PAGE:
Section 8: Next Stage
We are very grateful to John Bailey for the comprehensive report and wise comments. Clearly, the changes suggested will be challenging, and need to involve the willing participation of the railway family. Some may believe that the time is not right to take on such a challenge, or that it is not relevant to them. However, the difficulties faced by the railway, both past and current, are obvious to all: we have a real opportunity to work together to rid ourselves of those difficulties for the future.

We welcome John’s offer to facilitate a family discussion as a first stage and urge all members of the family to take up the offer.

WSRA Trustees 5/6/2020

WSRA Acting Chairman, Mike Sherwood, has written an important letter to WSRA members regarding the sale of WSRA Promotions Ltd to the WSR PLC. The letter can read in full HERE

The WSRA is pleased to say that, as a result of the regular meetings being held with the WSR plc and WSSRT, it has been agreed to establish a fundraising group working for the whole West Somerset Railway. This flows from the fundraising role recommended for the WSRA by the Coombes Report. Initial membership of the group will be WSRA Trustees Robin Moira White and Diana Ricketts Tanner, Dick Wood representing the WSR plc and Steve Williams for the WSSRT. The group will be supported by WSRA General Manager Jacquie Green and the services of Kate Williams, professional fundraiser financed by the WSRA. It is anticipated that as the effort grows in strength, other groups and individuals will be asked to join in. A first meeting of the Group has been set for Wednesday 17th June. Railway supporters interested in helping should contact any of those mentioned above.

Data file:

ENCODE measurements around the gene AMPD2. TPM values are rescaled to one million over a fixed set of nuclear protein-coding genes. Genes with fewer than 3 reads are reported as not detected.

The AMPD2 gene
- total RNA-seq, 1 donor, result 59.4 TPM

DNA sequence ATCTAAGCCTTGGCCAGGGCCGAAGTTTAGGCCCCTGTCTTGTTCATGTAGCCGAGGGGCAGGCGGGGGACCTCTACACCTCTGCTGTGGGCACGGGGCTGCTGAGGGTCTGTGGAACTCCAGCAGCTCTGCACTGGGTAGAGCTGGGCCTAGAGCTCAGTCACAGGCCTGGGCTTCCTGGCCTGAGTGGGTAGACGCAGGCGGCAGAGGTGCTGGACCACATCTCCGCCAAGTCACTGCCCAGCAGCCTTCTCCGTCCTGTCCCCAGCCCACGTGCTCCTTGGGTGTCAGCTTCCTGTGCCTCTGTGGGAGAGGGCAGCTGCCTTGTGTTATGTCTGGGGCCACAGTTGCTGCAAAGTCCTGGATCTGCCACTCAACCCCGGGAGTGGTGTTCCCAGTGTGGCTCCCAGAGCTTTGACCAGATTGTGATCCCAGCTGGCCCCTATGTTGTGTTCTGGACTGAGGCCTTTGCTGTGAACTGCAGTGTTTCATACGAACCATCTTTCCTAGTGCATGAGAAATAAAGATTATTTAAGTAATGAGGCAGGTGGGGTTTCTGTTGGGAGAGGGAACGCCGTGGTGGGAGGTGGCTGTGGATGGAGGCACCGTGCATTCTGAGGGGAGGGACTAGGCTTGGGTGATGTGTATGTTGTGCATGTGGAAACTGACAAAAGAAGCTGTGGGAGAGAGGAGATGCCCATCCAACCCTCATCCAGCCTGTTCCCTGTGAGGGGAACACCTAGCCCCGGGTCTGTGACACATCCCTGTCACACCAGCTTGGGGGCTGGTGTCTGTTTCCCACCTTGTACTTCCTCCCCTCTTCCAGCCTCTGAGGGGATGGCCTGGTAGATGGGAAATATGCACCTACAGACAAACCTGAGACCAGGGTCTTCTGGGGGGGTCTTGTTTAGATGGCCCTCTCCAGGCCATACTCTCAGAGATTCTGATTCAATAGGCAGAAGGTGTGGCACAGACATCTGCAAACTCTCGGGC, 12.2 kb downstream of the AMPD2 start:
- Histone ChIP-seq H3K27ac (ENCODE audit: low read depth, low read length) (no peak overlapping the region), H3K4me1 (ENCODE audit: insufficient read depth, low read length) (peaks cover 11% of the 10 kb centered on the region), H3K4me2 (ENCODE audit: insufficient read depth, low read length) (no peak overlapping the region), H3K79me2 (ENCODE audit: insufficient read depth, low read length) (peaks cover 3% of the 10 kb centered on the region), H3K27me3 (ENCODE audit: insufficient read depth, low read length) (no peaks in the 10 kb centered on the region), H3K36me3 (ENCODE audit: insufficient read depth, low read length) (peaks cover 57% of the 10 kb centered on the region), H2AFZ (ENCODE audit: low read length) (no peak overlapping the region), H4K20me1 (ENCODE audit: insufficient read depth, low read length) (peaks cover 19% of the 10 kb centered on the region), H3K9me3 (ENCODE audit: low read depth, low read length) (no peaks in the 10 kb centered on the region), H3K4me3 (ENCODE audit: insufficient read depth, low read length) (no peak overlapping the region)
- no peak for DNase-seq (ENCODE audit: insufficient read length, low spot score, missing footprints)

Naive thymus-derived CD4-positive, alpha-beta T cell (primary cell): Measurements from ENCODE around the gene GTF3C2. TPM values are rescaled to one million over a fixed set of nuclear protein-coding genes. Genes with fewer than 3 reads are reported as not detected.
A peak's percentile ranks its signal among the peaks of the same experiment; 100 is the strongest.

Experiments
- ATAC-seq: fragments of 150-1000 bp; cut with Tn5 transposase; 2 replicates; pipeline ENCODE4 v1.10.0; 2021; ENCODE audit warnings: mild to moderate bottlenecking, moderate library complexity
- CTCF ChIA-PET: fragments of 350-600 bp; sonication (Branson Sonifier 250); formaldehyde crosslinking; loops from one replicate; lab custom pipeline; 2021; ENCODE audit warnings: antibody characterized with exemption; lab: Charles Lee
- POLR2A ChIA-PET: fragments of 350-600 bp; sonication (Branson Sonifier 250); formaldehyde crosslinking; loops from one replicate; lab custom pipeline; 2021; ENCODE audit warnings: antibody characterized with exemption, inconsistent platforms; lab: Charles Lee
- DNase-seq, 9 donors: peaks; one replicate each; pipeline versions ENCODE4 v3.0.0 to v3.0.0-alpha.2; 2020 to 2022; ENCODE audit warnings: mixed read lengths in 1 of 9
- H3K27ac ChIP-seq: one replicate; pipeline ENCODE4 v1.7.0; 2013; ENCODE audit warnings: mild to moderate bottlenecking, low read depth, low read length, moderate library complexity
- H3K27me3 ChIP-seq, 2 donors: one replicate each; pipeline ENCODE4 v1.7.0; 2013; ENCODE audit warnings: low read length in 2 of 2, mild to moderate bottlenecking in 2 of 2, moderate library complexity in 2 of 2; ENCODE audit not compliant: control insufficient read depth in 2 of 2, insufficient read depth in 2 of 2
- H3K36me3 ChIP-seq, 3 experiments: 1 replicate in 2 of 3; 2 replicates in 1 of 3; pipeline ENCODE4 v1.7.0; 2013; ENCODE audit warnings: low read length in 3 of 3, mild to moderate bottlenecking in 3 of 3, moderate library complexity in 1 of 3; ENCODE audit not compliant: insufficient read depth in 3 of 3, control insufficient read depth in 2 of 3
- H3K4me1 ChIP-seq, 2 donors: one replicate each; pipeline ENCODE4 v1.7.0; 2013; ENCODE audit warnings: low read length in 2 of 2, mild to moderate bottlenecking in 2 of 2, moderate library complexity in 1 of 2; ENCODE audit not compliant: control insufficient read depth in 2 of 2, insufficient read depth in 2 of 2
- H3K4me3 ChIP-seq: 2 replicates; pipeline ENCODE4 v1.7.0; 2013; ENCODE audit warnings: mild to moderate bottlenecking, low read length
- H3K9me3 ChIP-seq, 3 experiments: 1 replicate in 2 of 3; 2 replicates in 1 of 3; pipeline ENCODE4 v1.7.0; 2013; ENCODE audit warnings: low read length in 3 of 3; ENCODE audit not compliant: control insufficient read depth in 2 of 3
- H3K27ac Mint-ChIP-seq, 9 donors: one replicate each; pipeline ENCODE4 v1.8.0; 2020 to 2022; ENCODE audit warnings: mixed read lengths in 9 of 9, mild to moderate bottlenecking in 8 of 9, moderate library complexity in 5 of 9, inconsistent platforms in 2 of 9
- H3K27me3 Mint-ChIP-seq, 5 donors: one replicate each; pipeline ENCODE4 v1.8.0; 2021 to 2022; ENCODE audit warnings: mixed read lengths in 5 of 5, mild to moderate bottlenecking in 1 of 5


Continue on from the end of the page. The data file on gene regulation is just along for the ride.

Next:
A first focus for the group will be to assist the Railway to weather the Covid-19 difficulties. To this end the group will need to understand the practical and financial plans formulated by the WSR plc so that fundraising can be carried out in the most effective way to draw in the necessary support.

The WSRA also welcomes the steps being taken by the WSR plc to re-open Williton Works. This will allow progress to be made on the restoration of WSRA-owned small prairie 4561. We intend to establish a blog showing the work as it progresses so that supporters can follow the work even though visits to Williton will not be possible at present.

The WSRA has also established a protocol to ensure that, in the difficult circumstances of the present Covid-19, errors are not made in communication like the one which led to the joint Press Release issued on 8 June 2020 being stated as having been approved by the WSRA, when not all of its content had been.

Statement by The WSRA board of Trustees

In 2019 the WSRA turned its attention to fundraising and grant giving for the first time in many years and as a result was able to fund around a quarter of a million pounds worth of heritage project work on the West Somerset Railway last year.

To facilitate moving forward with this model the WSRA funding policy and process have been rewritten and updated to encompass funding requests from all groups on the railway, from the smallest station group to the WSR PLC. There is also a new application form, based on the old form for station groups and expanded to include larger applications as well. All are available for download from the documents page of this website.

Funding applications for projects on the West Somerset Railway are welcome from all groups, for projects that fall within the WSRA objects.

 

 

Trustees were forced to conclude at the May Trustee meeting that it would be better to postpone the AGM until the autumn.